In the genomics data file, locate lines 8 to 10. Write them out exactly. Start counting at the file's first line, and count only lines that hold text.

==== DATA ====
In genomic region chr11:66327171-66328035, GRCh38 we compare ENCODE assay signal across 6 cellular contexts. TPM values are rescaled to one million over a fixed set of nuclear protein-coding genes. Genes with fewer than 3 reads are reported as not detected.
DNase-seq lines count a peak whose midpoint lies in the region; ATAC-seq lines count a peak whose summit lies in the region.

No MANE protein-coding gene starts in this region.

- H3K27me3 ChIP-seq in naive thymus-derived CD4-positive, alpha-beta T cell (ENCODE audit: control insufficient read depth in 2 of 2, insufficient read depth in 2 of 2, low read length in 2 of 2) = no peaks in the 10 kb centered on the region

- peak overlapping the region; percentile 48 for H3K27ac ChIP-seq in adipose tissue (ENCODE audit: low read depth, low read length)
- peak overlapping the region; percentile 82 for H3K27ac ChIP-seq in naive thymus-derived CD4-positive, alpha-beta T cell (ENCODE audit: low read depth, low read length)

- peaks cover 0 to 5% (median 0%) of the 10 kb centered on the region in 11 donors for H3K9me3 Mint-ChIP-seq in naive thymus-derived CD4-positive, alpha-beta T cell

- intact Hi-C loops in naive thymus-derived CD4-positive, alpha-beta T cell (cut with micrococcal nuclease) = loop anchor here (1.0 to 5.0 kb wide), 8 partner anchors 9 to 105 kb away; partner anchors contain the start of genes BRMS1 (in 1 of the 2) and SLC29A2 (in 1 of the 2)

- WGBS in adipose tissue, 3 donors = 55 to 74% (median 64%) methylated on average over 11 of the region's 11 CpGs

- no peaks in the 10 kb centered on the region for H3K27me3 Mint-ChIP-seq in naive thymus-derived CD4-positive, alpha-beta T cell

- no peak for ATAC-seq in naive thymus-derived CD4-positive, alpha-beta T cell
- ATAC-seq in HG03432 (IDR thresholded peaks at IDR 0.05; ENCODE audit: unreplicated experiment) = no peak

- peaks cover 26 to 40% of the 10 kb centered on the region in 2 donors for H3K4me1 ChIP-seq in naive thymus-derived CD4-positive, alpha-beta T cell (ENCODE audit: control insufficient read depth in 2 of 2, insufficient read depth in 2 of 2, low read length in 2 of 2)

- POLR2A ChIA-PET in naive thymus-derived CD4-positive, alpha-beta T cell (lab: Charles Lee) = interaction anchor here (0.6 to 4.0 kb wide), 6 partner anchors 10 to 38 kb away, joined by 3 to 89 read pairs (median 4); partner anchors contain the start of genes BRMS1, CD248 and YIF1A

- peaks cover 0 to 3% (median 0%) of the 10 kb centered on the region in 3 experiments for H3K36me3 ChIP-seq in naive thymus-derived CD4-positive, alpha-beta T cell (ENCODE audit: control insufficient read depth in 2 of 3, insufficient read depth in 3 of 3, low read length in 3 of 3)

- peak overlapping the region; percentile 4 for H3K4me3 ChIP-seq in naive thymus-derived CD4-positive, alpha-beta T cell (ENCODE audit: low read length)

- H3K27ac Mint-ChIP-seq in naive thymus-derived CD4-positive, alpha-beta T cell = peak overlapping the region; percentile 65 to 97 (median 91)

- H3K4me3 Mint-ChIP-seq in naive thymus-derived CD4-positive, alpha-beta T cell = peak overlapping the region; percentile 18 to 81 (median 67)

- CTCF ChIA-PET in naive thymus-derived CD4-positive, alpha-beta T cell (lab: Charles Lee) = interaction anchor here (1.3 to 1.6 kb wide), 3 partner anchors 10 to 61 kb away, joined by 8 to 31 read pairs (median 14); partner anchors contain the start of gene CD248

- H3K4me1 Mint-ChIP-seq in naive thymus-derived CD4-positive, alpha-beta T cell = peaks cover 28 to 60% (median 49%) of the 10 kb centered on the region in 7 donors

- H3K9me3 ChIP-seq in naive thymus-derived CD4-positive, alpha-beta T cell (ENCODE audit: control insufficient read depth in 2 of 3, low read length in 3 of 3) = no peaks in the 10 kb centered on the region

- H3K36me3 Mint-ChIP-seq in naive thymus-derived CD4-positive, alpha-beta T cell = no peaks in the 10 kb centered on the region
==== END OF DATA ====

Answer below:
- intact Hi-C loops in naive thymus-derived CD4-positive, alpha-beta T cell (cut with micrococcal nuclease) = loop anchor here (1.0 to 5.0 kb wide), 8 partner anchors 9 to 105 kb away; partner anchors contain the start of genes BRMS1 (in 1 of the 2) and SLC29A2 (in 1 of the 2)

- WGBS in adipose tissue, 3 donors = 55 to 74% (median 64%) methylated on average over 11 of the region's 11 CpGs

- no peaks in the 10 kb centered on the region for H3K27me3 Mint-ChIP-seq in naive thymus-derived CD4-positive, alpha-beta T cell